We dream as we are. Visual thinkers tend to dream full color movie style, conceptual thinkers usually wake up with fresh ideas. And musicians often tell me they dream in music.
One of my favorite examples of dream inspired music is the creation of the American Country Rock song “Sweet Home Alabama” by the band Lynyrd Skynyrd. The guitar solos came note-for-note in a dream, says guitarist Ed King. But they were almost dismissed and left out of the song, if it weren’t for a deep belief in dream inspiration by the other band members.
Daily and nightly creation combined
As was frequently the case for Skynyrd songs, the foundations of “Sweet Home” were laid down in a jam session. In this case a 1973 jam between rock legend Ed King and fellow guitarist Gary Rossington.
Ed remembers, ‘When I came to rehearsal that day Gary was playing this riff that you can hear in the verses. And as soon as I picked up the guitar I immediately bounced off his riff. And that’s when Ronnie [Van Zant] looked at me and he gave me this whirling sign with his finger, like keep going, keep playing that over and over.’ Singer Ronnie Van Zant subsequently came up with lyrics. ‘And once I heard what Ronnie had, I just wrote the rest of the song in like a half hour, it just came so fast.’
Then, the rehearsing started. Ed: ‘I always remember Ronnie Van Zant saying he never wrote anything down because if it wasn’t good enough to remember, it wasn’t good enough, but we played stuff over and over until we were playing it in our sleep that night.’
After the song’s structure was laid out, Ed went home to sleep. But this time something unusual happened: “There are two solos in that song. Both of them came to me note-for-note in a dream.”
Rational holding back
Dream inspiration is all good and well, but you still need to make it work in the day. And that almost became a problem: Producer Al Kooper wanted it changed. His solid musical schooling kicked in, and since the whole song was in a D chord, he reasoned the solo should be too.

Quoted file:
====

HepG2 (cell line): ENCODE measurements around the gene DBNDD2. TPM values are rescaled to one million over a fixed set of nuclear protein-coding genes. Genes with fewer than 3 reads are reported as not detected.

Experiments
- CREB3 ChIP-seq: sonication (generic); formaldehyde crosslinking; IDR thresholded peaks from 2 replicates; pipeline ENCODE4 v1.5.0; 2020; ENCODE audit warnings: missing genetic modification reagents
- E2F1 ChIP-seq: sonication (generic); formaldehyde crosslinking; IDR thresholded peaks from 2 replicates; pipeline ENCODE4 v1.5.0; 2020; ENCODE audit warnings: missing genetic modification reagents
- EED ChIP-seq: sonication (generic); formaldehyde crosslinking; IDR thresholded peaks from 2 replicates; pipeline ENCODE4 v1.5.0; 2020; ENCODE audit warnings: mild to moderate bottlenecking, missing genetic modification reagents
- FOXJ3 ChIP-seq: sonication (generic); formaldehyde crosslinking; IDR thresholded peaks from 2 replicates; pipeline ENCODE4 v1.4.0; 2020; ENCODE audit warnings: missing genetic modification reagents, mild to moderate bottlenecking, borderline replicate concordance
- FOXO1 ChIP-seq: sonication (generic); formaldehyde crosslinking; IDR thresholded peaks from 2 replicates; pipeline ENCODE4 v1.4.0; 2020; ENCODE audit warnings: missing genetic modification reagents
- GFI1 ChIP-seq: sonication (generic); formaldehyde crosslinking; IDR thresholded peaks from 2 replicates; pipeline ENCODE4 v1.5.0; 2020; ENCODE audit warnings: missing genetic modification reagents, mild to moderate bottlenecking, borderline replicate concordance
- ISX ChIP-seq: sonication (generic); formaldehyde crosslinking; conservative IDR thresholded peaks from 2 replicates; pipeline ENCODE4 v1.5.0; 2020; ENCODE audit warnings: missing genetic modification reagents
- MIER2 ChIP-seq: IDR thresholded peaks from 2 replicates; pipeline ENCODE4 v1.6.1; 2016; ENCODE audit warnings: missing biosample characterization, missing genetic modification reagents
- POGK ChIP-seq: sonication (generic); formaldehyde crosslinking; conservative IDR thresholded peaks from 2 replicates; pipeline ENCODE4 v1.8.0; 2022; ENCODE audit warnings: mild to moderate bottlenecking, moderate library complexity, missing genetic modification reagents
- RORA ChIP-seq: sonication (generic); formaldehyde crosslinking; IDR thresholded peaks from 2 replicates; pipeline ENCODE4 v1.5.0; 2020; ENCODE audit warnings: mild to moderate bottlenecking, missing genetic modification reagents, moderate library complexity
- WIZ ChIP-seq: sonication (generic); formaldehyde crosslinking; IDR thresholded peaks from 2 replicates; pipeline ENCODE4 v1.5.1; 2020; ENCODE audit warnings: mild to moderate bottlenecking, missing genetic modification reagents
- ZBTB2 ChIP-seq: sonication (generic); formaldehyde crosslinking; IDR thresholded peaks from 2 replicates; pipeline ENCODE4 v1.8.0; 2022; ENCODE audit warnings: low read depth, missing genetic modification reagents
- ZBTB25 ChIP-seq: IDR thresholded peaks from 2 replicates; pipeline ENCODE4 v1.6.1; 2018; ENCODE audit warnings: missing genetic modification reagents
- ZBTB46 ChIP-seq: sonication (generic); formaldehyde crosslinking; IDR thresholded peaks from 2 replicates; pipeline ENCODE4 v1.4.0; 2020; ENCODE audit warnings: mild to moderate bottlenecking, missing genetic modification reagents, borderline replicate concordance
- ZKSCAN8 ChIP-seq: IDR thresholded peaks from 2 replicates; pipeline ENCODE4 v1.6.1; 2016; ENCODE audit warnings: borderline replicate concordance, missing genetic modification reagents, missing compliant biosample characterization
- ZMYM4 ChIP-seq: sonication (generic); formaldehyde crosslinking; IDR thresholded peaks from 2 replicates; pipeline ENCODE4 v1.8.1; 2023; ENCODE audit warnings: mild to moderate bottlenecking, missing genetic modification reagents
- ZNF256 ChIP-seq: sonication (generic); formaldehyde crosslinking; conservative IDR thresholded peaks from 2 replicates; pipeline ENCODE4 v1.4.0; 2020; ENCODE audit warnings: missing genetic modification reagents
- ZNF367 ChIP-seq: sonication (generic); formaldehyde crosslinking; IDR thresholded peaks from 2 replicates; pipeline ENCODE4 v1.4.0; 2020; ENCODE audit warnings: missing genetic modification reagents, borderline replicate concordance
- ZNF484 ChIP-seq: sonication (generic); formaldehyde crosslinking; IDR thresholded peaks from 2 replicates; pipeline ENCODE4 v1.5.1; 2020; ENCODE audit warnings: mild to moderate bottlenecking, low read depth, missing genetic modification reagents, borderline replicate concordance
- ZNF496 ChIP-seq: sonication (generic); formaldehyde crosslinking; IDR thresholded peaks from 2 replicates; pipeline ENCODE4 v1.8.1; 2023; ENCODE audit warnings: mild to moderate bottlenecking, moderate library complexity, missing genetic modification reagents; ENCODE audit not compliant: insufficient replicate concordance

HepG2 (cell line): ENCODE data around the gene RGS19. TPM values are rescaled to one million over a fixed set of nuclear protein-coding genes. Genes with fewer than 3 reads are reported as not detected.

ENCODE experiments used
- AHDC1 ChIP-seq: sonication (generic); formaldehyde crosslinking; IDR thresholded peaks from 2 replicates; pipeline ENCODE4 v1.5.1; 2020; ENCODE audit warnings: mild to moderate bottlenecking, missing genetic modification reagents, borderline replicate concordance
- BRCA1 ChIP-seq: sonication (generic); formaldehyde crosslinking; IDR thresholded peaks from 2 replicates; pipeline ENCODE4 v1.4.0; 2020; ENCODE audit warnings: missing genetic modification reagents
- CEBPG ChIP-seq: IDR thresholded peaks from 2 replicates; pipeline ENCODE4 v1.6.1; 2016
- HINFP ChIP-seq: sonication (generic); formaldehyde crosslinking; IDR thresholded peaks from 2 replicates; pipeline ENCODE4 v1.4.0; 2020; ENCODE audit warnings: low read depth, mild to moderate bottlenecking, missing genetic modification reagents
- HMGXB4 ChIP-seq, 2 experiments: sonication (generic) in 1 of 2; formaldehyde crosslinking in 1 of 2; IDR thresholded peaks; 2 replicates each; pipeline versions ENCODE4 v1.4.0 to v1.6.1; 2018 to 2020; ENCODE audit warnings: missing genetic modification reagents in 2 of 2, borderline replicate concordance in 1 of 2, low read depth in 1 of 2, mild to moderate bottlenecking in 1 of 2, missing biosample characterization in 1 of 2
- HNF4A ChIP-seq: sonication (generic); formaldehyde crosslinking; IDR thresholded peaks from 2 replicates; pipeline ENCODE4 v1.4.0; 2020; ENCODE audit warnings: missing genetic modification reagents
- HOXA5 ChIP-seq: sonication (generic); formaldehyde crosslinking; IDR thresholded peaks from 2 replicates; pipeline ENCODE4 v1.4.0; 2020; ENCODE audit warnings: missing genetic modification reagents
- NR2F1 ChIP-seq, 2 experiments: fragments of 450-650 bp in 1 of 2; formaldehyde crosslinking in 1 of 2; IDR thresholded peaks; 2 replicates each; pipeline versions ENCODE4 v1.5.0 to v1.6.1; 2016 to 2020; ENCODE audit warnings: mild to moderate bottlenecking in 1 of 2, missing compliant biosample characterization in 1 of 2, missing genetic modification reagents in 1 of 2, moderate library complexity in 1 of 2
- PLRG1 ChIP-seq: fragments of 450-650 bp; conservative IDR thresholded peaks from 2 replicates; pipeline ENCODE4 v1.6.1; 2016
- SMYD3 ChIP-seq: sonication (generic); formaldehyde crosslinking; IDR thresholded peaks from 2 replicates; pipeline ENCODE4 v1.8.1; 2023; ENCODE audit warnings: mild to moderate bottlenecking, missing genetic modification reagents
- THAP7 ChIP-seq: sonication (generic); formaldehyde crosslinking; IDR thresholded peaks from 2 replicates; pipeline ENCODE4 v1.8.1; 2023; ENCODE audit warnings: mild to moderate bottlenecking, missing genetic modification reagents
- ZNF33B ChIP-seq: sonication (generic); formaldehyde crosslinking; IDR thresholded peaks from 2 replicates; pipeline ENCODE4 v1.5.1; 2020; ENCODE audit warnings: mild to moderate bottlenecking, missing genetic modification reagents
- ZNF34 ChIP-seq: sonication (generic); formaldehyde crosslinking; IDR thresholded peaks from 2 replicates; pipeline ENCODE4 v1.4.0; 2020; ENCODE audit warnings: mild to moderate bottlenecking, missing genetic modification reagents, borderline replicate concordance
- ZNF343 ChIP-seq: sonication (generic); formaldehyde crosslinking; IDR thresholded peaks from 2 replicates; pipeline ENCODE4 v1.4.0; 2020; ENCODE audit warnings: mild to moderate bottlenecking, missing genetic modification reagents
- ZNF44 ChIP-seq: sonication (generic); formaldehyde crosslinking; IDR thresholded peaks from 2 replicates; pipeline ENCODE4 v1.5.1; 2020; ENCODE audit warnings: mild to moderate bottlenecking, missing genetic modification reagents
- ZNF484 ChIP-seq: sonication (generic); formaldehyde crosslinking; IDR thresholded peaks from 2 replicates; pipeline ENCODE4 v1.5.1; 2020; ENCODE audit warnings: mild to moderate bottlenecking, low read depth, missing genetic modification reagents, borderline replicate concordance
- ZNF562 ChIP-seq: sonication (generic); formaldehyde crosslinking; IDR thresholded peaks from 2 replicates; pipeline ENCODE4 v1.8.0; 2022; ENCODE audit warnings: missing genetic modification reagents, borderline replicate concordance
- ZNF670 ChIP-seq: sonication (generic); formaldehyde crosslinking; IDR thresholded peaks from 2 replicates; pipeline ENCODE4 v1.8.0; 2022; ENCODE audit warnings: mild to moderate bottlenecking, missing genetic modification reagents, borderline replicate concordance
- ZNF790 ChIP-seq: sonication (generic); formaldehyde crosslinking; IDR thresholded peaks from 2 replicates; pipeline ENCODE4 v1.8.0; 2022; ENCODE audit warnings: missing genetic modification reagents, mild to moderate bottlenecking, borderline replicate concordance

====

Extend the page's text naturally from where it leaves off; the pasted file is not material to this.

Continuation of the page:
’Kooper argued with me the whole time I was there, saying “You’re playing the solo in the wrong key.” Because it starts on a D chord but it really resolves in G. It’s really in the key of G. And he says “The solo should be in D.” And he, unbeknownst to me, was telling the rest of the guys, “Look, we can’t have this guy do the solo on the record.”’
Ruffneck dream defenders
But Kooper didn’t win that argument. ‘The guys stood behind me. You know why they stood behind me? Because they said, “Man, he saw the solo in a dream”. And you know how like the whole Southern mysticism thing really kind of fell in, played in my hands, because I’m not that big into Southern mysticism, you know? I’m from Southern California. But I figured, well, it meant enough to them that I saw it in a dream that it has to be used.’
Dream top ten hit
Ed makes it clear that this was not a normal occurrence for him, ‘that was the only solo I ever saw in a dream. And I saw both of ’em.’
In the end, Ed’s dreams proved to be right. Sweet Home Alabama was Lynyrd Skynyrd’s only single to make it to the US top ten hit charts. This collaboration of daytime and nighttime thinking reached #8 on the Billboard charts and remains popular today.